Opinion: Sentiment surveys of citizensPOSTED: 04/3/14 3:02 PM
St. Maarten does not shine in the field of data collection. A country that needs years to complete a census is hopelessly behind the times. Our 2011 census is still not completed and it does not look like the results will become available any time soon. The same is true for the so-called family survey that is underway – a condition that is likely to continue for the foreseeable future.
We need data for decision-making, and we need data for the marketing of our tourism destination, but the highly anticipated Tourism Statistical Information System (TSIS) is, in spite of repeated promises, still dead in the water. The preparations for the 2022 census are rumored to be in full swing. Given the speed, or rather the lack of it, with which the results of the 2011 census are being (mis)handled that sounds like an excellent idea.
How different all this is in a rich country like the Netherlands, where the Social Cultural Planning Bureau has already published the results of its Continuous Survey Citizen’s Perspectives over the first quarter of this year – and that quarter is not even finished yet.
Said survey contains some good news and who knows, as the saying goes – when it rains in the Netherlands, a few drops may hit St. Maarten. Since the outbreak of the economic crisis in 2008, the number of respondents that is positive about their country has never been higher. Currently four out of ten participants in the survey are optimistic, versus 29 percent three months ago. Researchers conclude that economically speaking the worst part since the crisis is finally over.
In the survey, researchers examine the confidence of 1,100 participants in each other, in politics and in Europe.
The improved sentiment is mainly due to developments in the economy. Of the participants, 73 percent thinks that the economic situation will remain stable this year, or that it will improve. One year ago this percentage was just 40, and three months ago it stood at 45. Especially among participants with a higher education and above average household income, the mood has improved. A majority – 58 percent – is satisfied with its own financial situation.
While the mood among the participants in general has become more positive, a 54 percent majority is still of the opinion that the country is heading in the wrong direction. Researchers say this number is historically low because in the past two-third of participants have expressed this sentiment.
The question is whether this group is simply pessimistic, or realistic. The researchers say that the 54 percent is unable to square rosier economic reports with what they see in their environment in terms of unemployment, temporary contracts and increasing costs for healthcare and sustenance. Supporting their view is a report in Trouw on Friday, saying that every day the number of unemployed in the Netherlands increases by 430.
Negative feelings about immigration are a recurring theme. Even before PVV-leader Geert Wilders elicited the “fewer, fewer, fewer” chant from his supporters at a meeting in The Hague last week, four out of ten participants indicated that the Netherlands would be a more agreeable country if there were fewer immigrants. This percentage has been stable for the past six years; we note that a 60 percent majority does not share this sentiment.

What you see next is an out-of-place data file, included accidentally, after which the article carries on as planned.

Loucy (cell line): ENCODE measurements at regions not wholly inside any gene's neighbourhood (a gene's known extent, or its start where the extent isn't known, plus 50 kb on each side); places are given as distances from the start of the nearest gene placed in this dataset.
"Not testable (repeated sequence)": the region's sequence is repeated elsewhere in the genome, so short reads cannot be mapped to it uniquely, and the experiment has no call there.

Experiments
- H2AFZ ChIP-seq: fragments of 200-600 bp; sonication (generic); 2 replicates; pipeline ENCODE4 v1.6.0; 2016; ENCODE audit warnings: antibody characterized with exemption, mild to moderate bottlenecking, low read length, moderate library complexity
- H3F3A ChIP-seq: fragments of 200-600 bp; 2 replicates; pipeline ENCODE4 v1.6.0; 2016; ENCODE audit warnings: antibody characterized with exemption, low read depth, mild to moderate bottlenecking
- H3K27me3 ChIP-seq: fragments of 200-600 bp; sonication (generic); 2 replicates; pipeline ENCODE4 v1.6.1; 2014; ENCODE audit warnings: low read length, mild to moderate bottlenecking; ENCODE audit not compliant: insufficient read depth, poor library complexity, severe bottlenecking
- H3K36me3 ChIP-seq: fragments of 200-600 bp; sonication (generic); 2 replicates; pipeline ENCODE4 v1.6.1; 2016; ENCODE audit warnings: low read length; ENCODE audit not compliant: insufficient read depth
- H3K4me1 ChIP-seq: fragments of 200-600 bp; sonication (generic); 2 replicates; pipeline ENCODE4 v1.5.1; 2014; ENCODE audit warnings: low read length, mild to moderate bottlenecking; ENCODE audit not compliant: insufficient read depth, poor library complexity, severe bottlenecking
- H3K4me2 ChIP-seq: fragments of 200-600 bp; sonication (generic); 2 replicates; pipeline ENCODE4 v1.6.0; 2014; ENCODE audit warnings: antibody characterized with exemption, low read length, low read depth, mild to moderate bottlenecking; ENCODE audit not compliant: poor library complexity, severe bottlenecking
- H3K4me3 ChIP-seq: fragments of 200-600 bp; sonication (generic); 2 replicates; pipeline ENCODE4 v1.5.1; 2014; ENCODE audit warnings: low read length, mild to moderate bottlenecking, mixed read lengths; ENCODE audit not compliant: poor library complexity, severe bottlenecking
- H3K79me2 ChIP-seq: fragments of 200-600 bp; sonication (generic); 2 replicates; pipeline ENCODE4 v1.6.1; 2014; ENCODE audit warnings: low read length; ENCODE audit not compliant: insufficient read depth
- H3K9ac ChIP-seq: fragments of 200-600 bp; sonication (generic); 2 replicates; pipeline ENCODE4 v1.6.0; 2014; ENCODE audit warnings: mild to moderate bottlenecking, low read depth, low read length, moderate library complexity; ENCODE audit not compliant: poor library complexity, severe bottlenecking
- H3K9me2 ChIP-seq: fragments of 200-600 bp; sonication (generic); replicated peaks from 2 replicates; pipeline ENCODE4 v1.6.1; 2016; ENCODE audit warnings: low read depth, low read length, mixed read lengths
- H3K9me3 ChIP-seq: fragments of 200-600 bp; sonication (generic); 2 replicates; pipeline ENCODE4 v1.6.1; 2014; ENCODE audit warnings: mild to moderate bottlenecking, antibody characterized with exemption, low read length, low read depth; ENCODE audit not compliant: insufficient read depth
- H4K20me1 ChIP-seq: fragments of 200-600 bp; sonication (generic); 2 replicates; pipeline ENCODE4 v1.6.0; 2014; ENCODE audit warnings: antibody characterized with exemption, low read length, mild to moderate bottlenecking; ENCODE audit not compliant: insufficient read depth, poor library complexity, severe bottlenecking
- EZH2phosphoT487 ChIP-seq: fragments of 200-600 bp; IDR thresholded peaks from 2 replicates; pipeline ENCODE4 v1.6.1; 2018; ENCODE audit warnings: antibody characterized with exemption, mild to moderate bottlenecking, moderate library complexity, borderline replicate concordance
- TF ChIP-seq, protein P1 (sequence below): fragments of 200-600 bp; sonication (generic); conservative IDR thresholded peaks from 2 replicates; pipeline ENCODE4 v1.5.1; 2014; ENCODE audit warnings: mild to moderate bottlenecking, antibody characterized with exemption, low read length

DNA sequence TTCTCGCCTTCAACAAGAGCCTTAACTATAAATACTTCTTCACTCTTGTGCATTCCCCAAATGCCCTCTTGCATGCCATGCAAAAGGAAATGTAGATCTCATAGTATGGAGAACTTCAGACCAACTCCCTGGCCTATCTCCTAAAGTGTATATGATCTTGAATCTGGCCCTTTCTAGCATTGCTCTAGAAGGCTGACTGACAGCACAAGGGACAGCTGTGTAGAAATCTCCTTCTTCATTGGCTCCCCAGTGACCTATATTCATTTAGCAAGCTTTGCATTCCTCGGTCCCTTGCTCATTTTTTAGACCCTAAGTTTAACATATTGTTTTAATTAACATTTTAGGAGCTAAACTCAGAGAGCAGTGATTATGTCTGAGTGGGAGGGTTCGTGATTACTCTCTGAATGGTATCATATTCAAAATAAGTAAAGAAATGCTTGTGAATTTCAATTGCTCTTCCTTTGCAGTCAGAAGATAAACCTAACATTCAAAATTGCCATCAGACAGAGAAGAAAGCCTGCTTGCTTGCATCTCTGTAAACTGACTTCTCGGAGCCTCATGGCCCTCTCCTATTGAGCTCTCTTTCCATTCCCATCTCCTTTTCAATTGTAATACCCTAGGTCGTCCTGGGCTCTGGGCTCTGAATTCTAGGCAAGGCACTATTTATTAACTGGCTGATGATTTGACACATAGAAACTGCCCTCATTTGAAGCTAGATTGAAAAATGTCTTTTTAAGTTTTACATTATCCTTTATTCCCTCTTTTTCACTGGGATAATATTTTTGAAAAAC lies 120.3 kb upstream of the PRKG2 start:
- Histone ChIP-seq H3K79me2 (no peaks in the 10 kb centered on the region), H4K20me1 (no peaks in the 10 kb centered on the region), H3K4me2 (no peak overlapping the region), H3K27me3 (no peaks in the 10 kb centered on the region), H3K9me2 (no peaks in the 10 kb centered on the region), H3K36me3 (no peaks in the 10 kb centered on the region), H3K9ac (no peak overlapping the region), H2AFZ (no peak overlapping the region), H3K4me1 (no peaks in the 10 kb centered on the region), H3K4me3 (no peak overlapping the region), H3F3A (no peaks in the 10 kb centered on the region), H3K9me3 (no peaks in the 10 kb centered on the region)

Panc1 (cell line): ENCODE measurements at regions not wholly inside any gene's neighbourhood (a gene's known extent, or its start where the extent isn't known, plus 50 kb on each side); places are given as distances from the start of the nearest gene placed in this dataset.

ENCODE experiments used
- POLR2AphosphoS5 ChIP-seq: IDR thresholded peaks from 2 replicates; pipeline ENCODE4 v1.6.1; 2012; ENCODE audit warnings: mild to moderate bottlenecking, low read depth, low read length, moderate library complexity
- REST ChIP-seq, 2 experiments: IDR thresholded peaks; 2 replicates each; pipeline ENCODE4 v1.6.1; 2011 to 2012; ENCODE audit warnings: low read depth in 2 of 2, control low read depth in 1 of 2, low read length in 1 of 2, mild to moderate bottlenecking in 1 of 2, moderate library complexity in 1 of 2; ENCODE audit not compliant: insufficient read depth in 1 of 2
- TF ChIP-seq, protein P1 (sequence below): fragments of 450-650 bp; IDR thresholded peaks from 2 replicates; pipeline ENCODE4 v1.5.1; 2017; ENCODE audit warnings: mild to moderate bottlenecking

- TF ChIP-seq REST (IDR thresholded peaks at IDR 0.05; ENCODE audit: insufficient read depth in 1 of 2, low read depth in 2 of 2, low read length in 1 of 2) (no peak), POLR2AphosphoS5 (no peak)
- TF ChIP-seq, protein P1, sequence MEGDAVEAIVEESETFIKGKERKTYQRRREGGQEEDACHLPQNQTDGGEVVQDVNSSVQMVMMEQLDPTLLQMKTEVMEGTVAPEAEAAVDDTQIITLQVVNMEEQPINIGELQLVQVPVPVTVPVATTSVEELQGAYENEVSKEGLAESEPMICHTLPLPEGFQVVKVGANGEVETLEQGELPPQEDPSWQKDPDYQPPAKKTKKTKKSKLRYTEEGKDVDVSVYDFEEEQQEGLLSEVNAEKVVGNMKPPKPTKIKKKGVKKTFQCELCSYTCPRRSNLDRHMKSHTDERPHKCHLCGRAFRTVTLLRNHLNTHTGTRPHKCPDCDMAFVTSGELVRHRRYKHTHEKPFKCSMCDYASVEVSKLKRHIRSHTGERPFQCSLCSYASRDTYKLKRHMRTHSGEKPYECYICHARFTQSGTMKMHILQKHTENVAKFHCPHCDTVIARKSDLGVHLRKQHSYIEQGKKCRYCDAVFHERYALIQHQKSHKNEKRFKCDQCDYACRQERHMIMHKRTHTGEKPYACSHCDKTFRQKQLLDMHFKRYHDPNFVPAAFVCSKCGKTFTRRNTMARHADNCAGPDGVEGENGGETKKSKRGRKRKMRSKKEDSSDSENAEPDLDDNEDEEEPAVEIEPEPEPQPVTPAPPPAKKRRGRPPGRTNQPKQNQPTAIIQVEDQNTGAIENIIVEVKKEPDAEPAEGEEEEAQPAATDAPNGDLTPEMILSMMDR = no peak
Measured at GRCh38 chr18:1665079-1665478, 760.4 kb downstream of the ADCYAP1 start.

Participants have limited trust in political institutions. Almost 45 percent sufficiently trusts the government (and, we’d like to add, more than 55 percent does not share this feeling), while almost 50 percent trusts the Second Chamber. It sounds good but in fact it is a pretty bad report card for politicians.
Researchers say that citizens often reproach politicians for a lack of decisiveness, but that the sentiment has turned more positive after the successful nuclear top in The Hague – a conclusion we find slightly mystifying.
The upcoming May 22 European elections are not doing Europe any good, the survey shows: participants have started to think more negative about Europe. Support for membership of the Union has been on a slight decrease since 2009. In that year, 45 percent embraced the euro during the crisis, now sympathy for the European currency stands at a mere 31 percent.
A majority of 57 percent supports the notion that politicians have transferred too much power to Europe. In early 2012, this percentage was 42.
Politicians – also in St. Maarten – could learn a lesson from the following finding in the survey: 43 percent is of the opinion that politicians are treating each other indecently. Last year 48 percent had this opinion, but the researchers have an explanation for the difference. Last year the survey took place after Geert Wilders had said in parliament to Prime Minister Mark Rutte “Just act normal man” (Doe toch eens normaal man); this year, the survey took place before Wilders made his highly criticized statement about fewer Moroccans.
Participants in the survey feel powerless in terms of politics. Almost two-third of them says that they are unable to influence the work of the government. On the other hand, 52 percent is positive about political compromises. In previous surveys this percentage was lower.
Lastly, only 35 percent of the respondents are looking for a powerful political leader. This percentage is lower than three months ago and higher than three to six years ago.